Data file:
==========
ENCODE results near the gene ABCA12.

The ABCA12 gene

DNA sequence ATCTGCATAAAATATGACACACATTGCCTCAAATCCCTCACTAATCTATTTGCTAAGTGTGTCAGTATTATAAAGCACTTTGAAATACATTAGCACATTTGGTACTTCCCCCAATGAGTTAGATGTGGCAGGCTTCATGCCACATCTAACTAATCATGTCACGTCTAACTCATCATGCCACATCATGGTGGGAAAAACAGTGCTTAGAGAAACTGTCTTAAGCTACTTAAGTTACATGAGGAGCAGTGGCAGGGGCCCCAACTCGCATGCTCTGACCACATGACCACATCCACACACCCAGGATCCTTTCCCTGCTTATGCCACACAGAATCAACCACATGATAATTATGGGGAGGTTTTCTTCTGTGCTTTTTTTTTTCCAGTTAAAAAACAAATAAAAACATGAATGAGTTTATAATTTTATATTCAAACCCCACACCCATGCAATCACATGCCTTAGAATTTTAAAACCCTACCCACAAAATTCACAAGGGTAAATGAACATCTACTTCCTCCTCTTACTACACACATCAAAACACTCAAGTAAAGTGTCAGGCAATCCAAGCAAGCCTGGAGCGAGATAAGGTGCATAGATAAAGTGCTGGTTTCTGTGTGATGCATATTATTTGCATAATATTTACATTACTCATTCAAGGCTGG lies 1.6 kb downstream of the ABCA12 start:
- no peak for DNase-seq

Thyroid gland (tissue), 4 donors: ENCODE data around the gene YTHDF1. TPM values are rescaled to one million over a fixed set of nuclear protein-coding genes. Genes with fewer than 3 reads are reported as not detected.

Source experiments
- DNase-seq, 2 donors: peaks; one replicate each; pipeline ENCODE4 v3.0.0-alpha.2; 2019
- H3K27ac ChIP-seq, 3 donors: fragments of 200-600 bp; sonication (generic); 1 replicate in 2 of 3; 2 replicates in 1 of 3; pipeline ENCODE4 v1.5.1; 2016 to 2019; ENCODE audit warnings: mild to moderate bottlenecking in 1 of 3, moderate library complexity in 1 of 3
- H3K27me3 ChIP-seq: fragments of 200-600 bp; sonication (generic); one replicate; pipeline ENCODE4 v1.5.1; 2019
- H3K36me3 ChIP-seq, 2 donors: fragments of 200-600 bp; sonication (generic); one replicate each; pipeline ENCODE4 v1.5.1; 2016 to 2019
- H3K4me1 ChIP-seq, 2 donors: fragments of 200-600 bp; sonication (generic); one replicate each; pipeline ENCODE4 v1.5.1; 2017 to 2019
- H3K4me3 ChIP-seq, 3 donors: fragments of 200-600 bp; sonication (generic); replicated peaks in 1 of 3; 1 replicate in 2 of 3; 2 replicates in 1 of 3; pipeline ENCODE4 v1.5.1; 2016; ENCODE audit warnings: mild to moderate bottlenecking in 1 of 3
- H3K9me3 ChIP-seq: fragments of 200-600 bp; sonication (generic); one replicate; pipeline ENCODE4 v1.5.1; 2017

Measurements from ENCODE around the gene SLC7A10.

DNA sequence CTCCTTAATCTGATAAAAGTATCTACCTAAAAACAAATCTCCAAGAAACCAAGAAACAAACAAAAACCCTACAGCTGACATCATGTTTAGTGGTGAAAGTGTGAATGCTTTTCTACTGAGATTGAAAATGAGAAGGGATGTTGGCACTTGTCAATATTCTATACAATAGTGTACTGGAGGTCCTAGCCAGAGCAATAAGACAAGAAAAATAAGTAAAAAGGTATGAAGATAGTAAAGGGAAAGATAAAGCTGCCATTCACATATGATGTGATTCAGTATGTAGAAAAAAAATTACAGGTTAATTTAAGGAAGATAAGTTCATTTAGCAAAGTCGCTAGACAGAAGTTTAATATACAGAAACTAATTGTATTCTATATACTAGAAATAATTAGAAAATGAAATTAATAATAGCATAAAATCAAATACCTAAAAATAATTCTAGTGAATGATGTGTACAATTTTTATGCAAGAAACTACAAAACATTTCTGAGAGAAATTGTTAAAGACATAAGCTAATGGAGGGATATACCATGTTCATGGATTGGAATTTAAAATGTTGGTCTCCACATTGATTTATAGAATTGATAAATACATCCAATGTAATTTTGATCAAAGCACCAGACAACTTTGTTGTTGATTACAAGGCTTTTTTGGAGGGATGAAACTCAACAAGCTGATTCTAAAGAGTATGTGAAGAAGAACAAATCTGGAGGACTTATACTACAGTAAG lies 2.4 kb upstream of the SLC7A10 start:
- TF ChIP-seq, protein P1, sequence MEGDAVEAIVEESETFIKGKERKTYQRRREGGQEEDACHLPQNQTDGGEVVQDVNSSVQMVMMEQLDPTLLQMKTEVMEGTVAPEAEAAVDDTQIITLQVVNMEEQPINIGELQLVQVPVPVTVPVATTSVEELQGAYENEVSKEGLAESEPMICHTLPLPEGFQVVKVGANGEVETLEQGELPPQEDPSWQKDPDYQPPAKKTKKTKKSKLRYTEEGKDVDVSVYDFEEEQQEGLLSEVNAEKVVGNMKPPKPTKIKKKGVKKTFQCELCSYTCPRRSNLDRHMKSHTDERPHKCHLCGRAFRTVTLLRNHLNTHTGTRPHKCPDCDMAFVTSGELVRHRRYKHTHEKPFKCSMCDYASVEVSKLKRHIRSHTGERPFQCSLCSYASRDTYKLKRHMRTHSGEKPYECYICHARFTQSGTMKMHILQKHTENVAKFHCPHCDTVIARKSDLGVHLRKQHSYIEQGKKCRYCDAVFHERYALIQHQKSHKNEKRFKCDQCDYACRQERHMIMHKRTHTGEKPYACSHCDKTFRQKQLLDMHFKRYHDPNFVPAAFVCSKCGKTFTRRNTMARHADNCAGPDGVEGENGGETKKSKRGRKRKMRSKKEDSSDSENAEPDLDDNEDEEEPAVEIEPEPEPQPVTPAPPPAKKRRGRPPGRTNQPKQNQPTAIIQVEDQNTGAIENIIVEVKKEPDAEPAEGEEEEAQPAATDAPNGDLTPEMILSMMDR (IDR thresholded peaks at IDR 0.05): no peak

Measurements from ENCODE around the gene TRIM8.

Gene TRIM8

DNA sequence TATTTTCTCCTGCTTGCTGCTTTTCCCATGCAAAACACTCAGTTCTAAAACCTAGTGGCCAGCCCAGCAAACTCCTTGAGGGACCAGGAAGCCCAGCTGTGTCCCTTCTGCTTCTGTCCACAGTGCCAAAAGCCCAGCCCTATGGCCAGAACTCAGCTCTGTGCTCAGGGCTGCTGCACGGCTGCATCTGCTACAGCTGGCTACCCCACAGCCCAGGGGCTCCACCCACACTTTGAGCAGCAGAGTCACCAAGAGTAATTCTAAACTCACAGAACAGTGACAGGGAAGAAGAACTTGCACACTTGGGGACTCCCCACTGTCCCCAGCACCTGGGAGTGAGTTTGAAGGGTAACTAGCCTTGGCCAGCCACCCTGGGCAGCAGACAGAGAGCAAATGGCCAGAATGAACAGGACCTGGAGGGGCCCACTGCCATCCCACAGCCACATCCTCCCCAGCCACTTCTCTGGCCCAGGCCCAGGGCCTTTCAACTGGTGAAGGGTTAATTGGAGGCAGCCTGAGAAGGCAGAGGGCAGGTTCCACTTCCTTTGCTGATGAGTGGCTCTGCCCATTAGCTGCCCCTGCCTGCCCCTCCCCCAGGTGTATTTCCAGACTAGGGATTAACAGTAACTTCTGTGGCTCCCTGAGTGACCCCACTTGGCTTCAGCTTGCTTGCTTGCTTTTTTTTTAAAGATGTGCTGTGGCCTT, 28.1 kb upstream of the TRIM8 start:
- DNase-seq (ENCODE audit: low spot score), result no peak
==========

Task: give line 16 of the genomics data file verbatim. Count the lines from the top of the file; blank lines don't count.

- TF ChIP-seq, protein P1, sequence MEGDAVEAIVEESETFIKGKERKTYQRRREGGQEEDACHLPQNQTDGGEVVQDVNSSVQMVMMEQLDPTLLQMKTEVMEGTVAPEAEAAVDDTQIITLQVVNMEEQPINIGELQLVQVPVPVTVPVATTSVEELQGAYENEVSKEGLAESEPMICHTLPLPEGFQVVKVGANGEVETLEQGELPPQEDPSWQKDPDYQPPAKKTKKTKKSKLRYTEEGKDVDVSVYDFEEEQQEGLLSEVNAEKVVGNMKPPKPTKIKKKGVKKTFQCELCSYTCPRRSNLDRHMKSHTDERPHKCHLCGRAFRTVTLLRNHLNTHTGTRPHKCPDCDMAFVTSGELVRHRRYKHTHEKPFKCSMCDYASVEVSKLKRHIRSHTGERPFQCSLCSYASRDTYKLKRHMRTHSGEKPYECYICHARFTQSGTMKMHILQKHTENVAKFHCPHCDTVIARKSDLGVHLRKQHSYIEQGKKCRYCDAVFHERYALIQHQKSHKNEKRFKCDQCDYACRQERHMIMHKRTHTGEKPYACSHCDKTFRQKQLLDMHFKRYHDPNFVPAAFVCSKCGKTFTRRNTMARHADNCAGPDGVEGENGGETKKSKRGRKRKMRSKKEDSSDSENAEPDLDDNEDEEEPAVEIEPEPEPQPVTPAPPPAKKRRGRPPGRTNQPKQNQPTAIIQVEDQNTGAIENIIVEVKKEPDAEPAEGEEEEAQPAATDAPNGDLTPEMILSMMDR (IDR thresholded peaks at IDR 0.05): no peak